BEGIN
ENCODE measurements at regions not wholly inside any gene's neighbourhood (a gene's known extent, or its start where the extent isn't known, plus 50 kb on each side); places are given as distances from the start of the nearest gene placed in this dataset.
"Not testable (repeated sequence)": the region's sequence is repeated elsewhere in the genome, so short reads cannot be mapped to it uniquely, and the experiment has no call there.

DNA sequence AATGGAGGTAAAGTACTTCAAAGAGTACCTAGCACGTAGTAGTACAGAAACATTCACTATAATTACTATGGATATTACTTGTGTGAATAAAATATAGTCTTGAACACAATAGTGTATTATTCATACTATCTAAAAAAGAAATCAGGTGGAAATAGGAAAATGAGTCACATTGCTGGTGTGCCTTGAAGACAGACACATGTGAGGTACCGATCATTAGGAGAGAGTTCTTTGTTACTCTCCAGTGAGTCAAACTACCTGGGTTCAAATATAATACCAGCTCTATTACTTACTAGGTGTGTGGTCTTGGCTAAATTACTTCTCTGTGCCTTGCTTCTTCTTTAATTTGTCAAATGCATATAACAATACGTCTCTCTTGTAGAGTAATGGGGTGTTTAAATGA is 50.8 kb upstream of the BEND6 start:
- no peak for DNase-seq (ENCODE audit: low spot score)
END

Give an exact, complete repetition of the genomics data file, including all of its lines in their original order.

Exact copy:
ENCODE measurements at regions not wholly inside any gene's neighbourhood (a gene's known extent, or its start where the extent isn't known, plus 50 kb on each side); places are given as distances from the start of the nearest gene placed in this dataset.
"Not testable (repeated sequence)": the region's sequence is repeated elsewhere in the genome, so short reads cannot be mapped to it uniquely, and the experiment has no call there.

DNA sequence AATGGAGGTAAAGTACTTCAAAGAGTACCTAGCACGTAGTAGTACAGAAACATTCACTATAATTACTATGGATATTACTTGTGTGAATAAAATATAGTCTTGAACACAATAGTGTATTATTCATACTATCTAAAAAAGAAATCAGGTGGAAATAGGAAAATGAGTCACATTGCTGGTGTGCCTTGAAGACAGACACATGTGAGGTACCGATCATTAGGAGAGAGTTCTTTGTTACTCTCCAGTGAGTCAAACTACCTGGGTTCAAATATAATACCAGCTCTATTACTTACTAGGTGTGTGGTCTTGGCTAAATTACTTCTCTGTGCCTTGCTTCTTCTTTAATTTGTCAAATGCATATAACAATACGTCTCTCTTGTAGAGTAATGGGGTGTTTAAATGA is 50.8 kb upstream of the BEND6 start:
- no peak for DNase-seq (ENCODE audit: low spot score)